There is an existential threat facing digital health care delivery companies
Ryan Haight Act reform: a red herring for pure play digital health care delivery models
Everyone’s favorite (kidding) pandemic drove major and rapid adoption (words that almost never go together in healthcare land) of telehealth for patients and clinicians alike across the system. As two physicians practicing in digital health, we can personally attest to the seismic shift that has occurred over the last 24 months:
This happened mostly out of necessity, as confusing at times social distancing guidance and totally appropriate and reasonable anxieties around getting sick meant patients couldn’t always make it to their doctors’ offices. Clinical organizations struggled to keep their staff (both clinical and non-clinical) safe, particularly when PPE was scarce and before vaccines were available.
Quickly, however, the necessity to deliver care through telehealth platforms (both synchronously and asynchronously through a variety of modalities including video, audio, and text) uncovered an opportunity 💭. Why couldn’t virtual care delivery become the standard instead of just a temporary fallback?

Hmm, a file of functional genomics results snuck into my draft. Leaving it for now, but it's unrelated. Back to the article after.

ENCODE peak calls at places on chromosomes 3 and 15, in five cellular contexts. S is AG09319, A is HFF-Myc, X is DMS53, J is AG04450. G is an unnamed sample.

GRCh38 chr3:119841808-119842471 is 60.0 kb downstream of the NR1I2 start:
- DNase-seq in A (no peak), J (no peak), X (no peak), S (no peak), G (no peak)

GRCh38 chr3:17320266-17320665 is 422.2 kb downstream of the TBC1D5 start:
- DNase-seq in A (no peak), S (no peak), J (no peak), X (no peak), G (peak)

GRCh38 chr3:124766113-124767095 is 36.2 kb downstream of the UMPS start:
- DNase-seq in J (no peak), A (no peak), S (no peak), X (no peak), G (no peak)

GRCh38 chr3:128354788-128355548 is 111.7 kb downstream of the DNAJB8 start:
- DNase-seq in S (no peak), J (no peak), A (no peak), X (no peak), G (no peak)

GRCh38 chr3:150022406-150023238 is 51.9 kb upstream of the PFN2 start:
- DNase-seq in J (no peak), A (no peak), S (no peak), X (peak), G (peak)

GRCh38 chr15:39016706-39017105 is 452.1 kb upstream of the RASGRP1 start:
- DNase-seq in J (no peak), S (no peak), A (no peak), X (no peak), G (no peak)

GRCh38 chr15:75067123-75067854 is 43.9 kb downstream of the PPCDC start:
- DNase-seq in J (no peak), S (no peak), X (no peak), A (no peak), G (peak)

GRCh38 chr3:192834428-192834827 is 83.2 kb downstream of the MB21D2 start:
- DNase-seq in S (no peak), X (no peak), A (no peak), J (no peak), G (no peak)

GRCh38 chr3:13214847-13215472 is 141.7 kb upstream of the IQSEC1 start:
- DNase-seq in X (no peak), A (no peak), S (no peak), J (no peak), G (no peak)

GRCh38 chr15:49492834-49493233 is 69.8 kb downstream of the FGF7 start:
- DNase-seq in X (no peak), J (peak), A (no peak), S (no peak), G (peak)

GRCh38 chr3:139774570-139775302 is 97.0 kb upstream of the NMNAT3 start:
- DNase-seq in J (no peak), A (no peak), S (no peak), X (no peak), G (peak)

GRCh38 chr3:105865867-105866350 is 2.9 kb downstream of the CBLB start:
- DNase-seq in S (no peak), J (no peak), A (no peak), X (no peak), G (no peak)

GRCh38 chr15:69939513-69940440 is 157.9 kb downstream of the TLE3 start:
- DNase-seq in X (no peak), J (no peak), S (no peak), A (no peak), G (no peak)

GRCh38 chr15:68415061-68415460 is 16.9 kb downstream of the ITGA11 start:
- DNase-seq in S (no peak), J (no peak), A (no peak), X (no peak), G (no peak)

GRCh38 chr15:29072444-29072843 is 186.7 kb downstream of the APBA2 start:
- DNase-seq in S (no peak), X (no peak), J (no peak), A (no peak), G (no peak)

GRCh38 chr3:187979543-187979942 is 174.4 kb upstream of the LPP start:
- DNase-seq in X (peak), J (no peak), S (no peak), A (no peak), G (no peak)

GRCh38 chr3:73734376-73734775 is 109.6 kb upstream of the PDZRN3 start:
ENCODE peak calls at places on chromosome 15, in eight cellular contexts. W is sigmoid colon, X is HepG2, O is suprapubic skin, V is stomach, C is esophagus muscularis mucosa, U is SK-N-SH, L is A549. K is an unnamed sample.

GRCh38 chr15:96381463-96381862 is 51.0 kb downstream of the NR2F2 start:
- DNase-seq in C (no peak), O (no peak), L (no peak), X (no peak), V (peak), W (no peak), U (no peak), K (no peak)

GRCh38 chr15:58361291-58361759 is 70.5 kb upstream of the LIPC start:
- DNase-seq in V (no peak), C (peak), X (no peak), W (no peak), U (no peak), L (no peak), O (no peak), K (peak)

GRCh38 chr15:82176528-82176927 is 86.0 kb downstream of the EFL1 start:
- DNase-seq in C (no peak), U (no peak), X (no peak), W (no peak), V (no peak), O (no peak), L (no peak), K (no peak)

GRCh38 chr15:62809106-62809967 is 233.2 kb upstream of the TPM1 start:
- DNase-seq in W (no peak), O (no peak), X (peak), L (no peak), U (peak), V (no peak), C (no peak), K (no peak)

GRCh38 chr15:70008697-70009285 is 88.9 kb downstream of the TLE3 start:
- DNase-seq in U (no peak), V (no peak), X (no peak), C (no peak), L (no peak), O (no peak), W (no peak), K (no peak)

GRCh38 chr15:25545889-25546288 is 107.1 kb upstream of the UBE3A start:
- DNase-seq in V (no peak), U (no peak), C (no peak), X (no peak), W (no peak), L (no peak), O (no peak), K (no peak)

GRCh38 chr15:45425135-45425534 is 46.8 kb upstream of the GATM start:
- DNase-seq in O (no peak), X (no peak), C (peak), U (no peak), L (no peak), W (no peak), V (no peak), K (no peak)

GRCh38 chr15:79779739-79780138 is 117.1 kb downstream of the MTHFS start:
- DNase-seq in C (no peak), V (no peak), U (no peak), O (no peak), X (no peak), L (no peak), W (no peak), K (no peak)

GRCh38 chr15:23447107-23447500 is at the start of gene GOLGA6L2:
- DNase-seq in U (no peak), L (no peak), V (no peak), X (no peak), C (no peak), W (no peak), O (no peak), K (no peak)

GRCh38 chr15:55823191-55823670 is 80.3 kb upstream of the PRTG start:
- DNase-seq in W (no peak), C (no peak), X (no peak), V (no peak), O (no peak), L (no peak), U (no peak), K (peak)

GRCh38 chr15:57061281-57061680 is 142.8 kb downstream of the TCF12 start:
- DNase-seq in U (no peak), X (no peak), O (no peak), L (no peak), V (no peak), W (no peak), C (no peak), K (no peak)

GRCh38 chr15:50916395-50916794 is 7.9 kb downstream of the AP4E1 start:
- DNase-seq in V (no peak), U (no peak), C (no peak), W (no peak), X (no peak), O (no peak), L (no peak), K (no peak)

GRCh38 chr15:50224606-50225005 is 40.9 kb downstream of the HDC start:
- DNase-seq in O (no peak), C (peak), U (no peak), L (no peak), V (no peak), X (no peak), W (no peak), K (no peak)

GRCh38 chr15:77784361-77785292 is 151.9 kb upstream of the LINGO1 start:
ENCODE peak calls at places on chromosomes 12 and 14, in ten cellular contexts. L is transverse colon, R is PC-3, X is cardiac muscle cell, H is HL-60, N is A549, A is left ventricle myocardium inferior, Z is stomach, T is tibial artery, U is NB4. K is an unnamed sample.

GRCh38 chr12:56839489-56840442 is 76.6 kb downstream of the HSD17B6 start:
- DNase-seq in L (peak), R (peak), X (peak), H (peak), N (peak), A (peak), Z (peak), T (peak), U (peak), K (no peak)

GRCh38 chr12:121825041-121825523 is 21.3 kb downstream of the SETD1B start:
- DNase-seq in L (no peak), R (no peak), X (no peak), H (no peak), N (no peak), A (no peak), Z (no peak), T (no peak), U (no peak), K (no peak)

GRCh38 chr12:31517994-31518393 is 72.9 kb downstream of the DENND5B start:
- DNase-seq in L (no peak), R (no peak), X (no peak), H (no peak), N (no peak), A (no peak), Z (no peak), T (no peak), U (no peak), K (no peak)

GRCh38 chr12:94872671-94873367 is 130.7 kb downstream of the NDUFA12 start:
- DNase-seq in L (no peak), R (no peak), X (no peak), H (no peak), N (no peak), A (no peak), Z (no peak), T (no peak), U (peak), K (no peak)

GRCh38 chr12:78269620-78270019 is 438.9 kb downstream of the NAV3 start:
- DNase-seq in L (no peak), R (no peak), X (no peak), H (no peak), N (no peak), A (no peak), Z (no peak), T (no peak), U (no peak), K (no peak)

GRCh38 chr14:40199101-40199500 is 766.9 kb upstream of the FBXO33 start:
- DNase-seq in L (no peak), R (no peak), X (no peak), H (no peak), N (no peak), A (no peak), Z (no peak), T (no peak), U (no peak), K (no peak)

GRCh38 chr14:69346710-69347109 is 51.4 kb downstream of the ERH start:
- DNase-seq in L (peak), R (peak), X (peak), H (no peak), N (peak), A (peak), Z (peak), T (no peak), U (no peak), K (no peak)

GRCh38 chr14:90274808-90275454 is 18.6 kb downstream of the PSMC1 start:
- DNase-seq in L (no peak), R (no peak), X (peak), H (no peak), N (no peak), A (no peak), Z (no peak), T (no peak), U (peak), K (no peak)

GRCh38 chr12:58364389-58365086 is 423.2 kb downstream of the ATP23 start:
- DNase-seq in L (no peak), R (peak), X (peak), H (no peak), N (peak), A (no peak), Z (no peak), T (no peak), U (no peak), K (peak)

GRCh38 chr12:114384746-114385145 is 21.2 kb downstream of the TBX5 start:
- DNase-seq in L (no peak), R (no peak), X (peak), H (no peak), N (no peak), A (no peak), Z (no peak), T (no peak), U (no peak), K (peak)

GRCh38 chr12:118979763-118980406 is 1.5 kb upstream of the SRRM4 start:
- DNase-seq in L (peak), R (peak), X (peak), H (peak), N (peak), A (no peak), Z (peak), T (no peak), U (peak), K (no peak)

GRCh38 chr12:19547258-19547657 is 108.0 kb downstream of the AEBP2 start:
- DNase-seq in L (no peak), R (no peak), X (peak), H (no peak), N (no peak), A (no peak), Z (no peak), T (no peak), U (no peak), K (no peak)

The allure of building a digital-first (or even better, digital-only) care delivery model had always existed, given it could:
Reduce operating expenses by obviating the need for real estate and build-out costs 🏩
And also enable efficient business scaling - 📈 to investors’ ears
Increase patient access by removing barriers to care, by eliminating the necessity of geographic proximity for care delivery
Improve operational efficiency by enabling clinical capacity pooling and the flexible deployment of resources as demand ebbs and flows